signals. In this theory, learning is implemented by estimating
and comparing parameters from these feedback loops.                                      IV.        COMPUTATIONAL LANGUAGES
     Doeben-Henisch, 2007 [42] believes shared knowledge,                       The first computational language was LISP, developed by
i.e., language, is the key requirement for intelligence. He also            John McCarthy, 1960 [52]. This is a combination of
believes in a state-based approach where states are changed by              information processing language (IPL) and lambda calculus. In
using transfer functions.                                                   the early 1970’s another language was developed for AI use,
    Mehler, 2007 [43] believes language is critical to survival             that of PROLOG. The language’s formal logic background
and its evolution requires distribution over multiple agents. He            made it suitable for many AI applications [1].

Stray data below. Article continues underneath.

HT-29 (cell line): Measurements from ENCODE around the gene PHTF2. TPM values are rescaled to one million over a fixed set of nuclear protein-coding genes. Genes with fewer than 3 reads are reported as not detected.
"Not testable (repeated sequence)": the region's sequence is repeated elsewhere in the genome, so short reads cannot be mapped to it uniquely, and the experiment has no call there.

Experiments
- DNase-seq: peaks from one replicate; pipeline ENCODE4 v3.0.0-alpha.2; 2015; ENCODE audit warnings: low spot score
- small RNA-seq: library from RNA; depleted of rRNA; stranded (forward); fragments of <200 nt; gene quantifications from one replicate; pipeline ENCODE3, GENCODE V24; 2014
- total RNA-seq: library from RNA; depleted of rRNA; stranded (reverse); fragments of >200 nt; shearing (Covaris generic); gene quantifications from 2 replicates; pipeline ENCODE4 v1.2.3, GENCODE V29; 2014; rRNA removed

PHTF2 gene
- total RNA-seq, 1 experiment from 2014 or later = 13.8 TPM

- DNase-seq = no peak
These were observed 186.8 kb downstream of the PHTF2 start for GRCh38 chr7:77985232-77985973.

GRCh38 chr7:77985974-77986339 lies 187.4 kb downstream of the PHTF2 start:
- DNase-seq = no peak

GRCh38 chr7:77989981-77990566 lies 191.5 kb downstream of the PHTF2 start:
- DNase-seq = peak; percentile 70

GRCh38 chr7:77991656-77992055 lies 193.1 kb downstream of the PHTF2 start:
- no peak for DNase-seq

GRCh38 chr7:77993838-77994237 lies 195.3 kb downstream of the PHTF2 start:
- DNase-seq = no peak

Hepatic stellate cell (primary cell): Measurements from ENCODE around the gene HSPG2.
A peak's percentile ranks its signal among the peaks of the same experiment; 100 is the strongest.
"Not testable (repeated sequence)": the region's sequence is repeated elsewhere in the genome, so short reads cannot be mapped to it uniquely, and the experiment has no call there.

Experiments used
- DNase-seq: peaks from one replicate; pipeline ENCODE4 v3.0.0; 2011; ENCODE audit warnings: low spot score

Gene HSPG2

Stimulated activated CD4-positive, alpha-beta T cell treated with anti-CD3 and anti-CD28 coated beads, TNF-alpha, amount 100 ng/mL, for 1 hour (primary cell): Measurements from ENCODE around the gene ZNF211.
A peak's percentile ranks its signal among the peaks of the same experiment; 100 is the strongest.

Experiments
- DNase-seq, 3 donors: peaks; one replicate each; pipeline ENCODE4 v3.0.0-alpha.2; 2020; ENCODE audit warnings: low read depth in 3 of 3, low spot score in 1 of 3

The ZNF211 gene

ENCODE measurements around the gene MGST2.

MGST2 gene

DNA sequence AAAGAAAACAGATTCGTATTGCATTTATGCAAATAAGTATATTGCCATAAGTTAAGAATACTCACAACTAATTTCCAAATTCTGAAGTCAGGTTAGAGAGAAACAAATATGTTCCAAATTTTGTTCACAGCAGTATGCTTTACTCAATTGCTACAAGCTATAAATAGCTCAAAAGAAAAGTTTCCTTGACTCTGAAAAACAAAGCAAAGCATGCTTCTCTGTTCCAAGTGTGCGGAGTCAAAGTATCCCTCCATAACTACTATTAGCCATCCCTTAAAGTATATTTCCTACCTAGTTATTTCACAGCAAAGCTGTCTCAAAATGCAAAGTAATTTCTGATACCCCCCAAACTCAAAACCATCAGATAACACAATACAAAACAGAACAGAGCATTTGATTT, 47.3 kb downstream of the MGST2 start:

believes that it is the social interactions between agents that                 ConAg, 2003 [53] is a reusable Java framework developed
produce language evolution.                                                 to produce intelligent software agents by the Conscious
    Menant, 2007 [44] studied the theory of evolution in                    Software Research Group (CSRG). It was developed with the
relation to the development of self-awareness with the belief               intent of reducing AI implementation costs and development
that his theories could be carried through to AI research. He               time. The intelligence model used is based on Baar’s Global
believed that the first emotion to evolve was anxiety. This                 Workspace theory [23, 24].
anxiety needed to be limited and so empathy, imitation, and                     More recently, this trend has continued with the
language developed and created a feedback loop to further self-             introduction of freely distributed computer simulations of
consciousness evolution. He suggested a process to repeat this              robots or agents for other researchers to work with. This
evolution in AI involving creating a robot with a representation            includes tools such as Web Bots, NRM [39], and the SIMNOS
of the environment, giving this representation meaning and                  program [54] used to simulate the CRONUS robot.
giving the robot evolutionary engines, but not necessarily